A former Liberal cabinet minister and current Opposition MLA made an impassioned plea in the Nova Scotia Legislature for the Progressive Conservative government to find solutions to the housing crisis before winter sets in.
Brendan Maguire also admitted that his party should have done more to alleviate homelessness when it was in power.
He spoke during a debate on housing called by the Liberals at Province House on Wednesday, using his own experience as a homeless teen to paint a picture of what it can be like to spend a night outside.
"I have been homeless. I didn't care who was in power. The only thing I cared about was which apartment lobby am I going to sleep in," said Maguire.
"I slept in [an industrial garbage bin] one night because there was nowhere to go. You're looking for any way to survive and you feel alone and you feel hopeless."
Ever since he first ran for politics in 2013, Maguire has spoken openly about bouncing between foster homes beginning at age four, when his parents abandoned him and his siblings. As a teen, he spent time sleeping on the streets and in a youth shelter.
'I shoulder some of that blame'
Maguire sat on the government side of the legislature for the past eight years, until the Liberal government was defeated in the summer election. He served as minister of Municipal Affairs from February until Tim Houston's Progressive Conservatives took over.
"I'll be the first to say, could we have done more? Should we have done more? Absolutely, 100 per cent. I shoulder some of that blame, too," he said.
NDP MLA Suzy Hansen agreed with Maguire on that point.
"I respect this member very highly, so while I appreciate the Liberals have brought forward this topic for debate, it is unfortunate that they have only discovered that housing falls within provincial jurisdiction now that they are an Opposition party," Hansen said during the debate.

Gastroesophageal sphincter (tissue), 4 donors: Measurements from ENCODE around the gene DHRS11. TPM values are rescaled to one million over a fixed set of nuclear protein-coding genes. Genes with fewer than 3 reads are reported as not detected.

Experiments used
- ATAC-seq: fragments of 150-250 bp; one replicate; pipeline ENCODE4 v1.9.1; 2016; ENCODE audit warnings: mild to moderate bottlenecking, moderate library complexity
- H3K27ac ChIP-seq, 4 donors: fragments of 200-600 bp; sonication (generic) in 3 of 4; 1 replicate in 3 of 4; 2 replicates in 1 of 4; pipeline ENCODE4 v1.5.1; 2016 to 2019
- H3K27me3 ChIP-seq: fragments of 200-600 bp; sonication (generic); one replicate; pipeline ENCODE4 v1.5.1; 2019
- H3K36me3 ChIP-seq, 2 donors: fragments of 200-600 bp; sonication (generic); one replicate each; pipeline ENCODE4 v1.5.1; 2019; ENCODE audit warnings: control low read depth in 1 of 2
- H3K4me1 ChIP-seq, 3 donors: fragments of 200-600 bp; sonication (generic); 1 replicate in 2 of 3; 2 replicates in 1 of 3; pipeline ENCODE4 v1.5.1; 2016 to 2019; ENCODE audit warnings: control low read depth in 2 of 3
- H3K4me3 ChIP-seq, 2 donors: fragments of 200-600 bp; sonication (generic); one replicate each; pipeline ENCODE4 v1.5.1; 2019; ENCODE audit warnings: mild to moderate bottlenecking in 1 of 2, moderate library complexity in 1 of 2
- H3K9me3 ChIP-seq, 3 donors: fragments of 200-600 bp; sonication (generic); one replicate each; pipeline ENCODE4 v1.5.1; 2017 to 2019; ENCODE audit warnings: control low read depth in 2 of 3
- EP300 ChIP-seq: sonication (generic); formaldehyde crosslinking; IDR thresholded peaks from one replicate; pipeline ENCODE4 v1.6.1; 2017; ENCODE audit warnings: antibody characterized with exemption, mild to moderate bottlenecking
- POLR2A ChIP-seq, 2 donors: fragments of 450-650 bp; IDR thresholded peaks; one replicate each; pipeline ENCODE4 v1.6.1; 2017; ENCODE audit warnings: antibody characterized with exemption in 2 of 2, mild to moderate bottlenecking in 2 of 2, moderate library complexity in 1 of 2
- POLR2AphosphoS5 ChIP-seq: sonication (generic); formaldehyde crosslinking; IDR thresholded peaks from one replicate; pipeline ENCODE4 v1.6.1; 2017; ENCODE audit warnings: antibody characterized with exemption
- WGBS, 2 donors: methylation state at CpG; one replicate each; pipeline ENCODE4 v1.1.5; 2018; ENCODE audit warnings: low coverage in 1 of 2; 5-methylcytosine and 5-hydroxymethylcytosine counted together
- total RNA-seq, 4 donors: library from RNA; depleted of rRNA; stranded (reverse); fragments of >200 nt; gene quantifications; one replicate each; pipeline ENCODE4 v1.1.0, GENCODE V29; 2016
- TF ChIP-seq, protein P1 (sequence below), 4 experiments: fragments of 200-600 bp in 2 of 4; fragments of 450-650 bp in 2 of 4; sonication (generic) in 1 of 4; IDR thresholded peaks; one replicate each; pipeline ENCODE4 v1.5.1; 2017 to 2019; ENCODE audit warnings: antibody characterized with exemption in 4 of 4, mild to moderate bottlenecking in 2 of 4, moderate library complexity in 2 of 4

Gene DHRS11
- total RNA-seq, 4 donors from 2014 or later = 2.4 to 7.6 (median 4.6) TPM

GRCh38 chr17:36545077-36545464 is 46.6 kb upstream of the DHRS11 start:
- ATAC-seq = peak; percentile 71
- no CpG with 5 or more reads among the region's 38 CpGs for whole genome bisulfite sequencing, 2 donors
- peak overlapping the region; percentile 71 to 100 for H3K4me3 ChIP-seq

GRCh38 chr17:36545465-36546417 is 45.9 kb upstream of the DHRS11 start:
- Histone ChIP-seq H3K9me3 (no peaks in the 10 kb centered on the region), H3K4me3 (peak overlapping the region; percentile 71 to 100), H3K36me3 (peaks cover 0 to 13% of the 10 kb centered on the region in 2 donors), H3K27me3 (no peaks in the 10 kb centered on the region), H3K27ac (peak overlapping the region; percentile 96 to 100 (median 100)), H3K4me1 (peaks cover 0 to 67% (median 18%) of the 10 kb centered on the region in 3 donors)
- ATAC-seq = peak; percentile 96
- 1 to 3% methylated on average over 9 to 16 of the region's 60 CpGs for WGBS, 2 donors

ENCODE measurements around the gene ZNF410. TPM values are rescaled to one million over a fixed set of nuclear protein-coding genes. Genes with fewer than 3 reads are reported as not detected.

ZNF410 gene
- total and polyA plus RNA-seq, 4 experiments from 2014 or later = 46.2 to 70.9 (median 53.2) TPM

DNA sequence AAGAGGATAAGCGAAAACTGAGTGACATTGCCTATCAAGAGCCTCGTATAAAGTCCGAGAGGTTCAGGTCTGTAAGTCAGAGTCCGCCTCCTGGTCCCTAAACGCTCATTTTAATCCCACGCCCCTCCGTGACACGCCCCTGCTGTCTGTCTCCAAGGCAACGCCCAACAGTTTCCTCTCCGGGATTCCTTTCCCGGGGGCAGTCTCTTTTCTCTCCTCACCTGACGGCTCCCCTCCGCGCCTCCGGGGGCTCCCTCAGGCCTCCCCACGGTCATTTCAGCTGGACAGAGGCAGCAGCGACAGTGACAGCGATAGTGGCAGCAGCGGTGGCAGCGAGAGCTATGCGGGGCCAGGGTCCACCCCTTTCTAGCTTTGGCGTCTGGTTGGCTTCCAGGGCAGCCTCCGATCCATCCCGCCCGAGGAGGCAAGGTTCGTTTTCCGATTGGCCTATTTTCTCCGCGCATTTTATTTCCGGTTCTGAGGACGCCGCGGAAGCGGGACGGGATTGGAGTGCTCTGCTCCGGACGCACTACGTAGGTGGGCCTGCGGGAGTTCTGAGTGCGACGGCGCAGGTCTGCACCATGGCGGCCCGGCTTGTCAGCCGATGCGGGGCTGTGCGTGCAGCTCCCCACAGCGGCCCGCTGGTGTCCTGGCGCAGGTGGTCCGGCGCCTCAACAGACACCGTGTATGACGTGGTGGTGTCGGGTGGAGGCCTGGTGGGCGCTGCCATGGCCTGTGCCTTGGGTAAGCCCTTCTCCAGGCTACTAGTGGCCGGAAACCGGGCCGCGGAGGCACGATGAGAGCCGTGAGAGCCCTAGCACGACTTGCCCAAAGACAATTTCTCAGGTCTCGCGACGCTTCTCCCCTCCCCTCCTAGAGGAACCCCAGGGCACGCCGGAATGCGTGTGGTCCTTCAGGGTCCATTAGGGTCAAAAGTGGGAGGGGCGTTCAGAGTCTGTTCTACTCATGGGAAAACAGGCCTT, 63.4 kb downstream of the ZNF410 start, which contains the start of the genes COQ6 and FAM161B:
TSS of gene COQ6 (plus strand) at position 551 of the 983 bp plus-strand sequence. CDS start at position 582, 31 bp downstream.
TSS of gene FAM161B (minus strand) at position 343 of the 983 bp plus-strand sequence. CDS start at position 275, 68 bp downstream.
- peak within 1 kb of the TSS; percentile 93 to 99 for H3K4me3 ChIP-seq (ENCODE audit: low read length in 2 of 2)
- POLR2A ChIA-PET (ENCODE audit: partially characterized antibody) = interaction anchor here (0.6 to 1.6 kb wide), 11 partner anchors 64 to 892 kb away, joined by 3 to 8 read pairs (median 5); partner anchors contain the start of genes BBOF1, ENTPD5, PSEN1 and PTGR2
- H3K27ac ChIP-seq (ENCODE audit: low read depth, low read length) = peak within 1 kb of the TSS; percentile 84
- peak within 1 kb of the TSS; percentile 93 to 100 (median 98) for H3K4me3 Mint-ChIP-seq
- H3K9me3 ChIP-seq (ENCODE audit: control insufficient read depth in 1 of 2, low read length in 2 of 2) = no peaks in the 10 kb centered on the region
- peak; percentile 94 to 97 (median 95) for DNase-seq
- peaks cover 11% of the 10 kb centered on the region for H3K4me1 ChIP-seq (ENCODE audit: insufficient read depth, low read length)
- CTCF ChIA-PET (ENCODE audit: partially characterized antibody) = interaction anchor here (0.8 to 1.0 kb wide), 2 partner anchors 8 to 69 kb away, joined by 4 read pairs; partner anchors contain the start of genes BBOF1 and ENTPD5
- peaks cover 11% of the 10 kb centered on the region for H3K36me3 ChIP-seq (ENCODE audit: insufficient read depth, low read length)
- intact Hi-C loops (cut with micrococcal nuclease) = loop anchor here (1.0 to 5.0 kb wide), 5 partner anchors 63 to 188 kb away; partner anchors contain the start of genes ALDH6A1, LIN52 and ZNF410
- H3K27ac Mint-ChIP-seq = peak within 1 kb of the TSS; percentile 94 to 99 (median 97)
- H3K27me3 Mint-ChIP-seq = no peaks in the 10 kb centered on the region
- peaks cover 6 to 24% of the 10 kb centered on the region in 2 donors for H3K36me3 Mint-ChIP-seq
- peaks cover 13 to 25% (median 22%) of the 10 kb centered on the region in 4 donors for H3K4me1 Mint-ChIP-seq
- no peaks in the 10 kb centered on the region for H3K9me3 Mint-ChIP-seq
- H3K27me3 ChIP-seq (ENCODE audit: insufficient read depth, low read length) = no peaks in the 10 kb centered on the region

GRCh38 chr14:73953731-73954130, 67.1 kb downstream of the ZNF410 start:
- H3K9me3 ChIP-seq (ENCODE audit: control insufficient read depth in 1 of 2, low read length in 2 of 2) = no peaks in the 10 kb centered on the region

The PCs campaigned on a platform heavily focused on health care, with promises to recruit and retain more workers, reduce wait times for surgery and emergency care and build more long-term care beds.
Maguire said he hopes the government recognizes that stable housing is the foundation of good health.
"I implore you to look at this holistically. You were all elected on a health-care platform.... I [wish] you all the success in the world because if you're successful, Nova Scotia is going to be successful, and that's absolutely God's honest truth," said Maguire.
"But health care isn't just about access to primary care. It's not just about the short-term wins. It's about looking at this long-term. How do we deal with the addictions? How do we deal with chronic poverty?"
Maguire said he hopes to see not just the creation of more units of affordable housing, but also greater access to support services to address the root causes that lead people to homelessness in the first place.
The PCs were criticized this week when their speech from the throne, which lays out the plan for the next four years in broad strokes, included only passing reference to the housing crisis and little insight into the government's plan to fix it.
Community Services Minister Karla MacFarlane said work to alleviate homelessness is well underway.
She gave credit to the previous minister in her department for creating a plan last year and funding more specialized outreach workers including housing support workers and intensive case managers.
She said she knows there's still much work to be done.
"I am confident we can address this challenge," said MacFarlane.
"Working together we can and we will ensure those who need our help receive it and are treated with the dignity, the respect and the heart they so rightly deserve."
MORE TOP STORIES